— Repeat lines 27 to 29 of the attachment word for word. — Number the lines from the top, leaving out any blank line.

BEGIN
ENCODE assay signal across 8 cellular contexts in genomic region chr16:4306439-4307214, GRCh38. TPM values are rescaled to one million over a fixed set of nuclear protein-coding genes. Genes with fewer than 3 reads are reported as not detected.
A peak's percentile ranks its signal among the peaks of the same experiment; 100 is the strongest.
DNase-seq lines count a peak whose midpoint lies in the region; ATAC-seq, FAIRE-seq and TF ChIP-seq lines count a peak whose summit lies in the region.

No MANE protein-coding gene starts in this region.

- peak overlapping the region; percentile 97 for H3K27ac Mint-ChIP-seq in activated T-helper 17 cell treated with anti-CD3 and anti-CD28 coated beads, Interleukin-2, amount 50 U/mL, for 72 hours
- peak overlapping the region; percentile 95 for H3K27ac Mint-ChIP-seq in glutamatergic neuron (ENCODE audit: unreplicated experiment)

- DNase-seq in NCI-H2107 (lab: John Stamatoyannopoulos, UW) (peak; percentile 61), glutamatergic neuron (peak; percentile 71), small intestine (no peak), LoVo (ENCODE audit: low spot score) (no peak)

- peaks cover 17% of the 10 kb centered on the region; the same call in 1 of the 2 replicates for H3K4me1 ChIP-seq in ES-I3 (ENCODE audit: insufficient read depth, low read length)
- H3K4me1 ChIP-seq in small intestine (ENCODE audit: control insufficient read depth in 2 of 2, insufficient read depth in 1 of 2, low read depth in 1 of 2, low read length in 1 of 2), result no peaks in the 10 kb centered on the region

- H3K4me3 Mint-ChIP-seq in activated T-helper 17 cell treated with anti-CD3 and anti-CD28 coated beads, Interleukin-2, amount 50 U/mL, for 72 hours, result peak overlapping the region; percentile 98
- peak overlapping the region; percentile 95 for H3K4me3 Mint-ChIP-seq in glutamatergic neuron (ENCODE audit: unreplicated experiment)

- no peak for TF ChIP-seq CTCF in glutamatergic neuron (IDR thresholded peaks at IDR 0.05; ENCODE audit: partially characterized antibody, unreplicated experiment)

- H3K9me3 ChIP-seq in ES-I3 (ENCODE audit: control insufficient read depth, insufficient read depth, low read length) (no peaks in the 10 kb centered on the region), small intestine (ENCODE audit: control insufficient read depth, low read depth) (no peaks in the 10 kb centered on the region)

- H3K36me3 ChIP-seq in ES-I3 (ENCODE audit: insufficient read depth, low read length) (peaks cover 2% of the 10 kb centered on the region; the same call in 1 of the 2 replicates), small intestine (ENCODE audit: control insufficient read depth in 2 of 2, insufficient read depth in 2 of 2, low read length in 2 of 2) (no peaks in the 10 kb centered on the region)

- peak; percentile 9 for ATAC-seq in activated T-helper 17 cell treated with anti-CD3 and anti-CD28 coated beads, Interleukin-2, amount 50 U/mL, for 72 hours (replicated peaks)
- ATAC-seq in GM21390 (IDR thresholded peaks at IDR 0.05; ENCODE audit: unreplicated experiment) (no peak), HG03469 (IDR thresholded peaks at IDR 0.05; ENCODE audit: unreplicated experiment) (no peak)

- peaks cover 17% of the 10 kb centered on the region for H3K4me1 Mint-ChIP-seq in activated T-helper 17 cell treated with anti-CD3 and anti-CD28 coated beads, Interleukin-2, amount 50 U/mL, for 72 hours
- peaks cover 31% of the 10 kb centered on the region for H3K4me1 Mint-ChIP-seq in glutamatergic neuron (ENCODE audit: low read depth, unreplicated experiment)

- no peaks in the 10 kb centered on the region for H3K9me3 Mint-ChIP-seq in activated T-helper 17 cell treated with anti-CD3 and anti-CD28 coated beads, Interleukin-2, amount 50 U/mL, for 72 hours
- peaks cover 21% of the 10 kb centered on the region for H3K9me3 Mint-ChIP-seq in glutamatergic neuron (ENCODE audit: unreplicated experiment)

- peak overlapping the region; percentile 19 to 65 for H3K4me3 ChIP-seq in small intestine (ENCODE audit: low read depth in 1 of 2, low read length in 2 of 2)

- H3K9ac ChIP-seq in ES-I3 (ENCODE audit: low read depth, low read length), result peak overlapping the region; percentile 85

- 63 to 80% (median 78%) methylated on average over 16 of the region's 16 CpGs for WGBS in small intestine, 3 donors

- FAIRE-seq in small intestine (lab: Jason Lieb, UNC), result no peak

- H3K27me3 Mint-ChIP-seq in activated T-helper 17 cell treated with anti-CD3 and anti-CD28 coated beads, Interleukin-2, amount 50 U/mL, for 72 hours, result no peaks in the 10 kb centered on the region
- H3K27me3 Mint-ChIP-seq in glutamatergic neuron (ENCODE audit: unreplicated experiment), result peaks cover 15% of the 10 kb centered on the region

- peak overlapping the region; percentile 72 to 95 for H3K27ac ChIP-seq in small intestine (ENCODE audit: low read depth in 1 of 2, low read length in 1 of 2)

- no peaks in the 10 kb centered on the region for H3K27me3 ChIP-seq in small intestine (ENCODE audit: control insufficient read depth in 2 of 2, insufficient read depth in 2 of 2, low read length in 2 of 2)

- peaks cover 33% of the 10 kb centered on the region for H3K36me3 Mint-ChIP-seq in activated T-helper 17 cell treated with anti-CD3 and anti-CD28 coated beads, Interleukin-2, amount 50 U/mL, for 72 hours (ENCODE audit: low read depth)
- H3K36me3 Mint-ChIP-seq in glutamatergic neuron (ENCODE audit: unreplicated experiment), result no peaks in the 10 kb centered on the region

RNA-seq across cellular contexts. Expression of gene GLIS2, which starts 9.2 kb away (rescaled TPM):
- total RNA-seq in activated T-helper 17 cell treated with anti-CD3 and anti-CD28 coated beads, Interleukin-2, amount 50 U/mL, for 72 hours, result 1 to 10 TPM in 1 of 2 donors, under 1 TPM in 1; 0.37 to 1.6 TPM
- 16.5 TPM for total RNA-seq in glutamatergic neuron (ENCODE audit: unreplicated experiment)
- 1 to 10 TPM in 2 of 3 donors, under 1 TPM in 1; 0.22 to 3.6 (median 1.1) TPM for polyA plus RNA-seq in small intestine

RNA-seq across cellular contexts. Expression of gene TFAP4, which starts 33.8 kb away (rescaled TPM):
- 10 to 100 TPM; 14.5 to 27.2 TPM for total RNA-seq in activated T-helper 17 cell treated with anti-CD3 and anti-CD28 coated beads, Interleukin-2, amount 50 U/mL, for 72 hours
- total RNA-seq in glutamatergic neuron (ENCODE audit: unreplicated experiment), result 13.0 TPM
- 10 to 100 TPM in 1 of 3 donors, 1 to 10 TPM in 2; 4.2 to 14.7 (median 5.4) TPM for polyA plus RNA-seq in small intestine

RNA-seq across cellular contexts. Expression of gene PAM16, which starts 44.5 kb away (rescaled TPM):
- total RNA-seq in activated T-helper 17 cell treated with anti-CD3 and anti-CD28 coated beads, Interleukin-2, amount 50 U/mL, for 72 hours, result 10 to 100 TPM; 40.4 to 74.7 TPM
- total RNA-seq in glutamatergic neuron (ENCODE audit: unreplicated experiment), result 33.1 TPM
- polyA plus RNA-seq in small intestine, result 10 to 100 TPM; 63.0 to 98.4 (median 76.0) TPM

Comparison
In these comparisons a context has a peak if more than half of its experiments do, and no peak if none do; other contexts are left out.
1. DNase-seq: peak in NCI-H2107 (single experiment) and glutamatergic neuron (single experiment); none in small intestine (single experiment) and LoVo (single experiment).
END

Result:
- peak overlapping the region; percentile 72 to 95 for H3K27ac ChIP-seq in small intestine (ENCODE audit: low read depth in 1 of 2, low read length in 1 of 2)

- no peaks in the 10 kb centered on the region for H3K27me3 ChIP-seq in small intestine (ENCODE audit: control insufficient read depth in 2 of 2, insufficient read depth in 2 of 2, low read length in 2 of 2)

- peaks cover 33% of the 10 kb centered on the region for H3K36me3 Mint-ChIP-seq in activated T-helper 17 cell treated with anti-CD3 and anti-CD28 coated beads, Interleukin-2, amount 50 U/mL, for 72 hours (ENCODE audit: low read depth)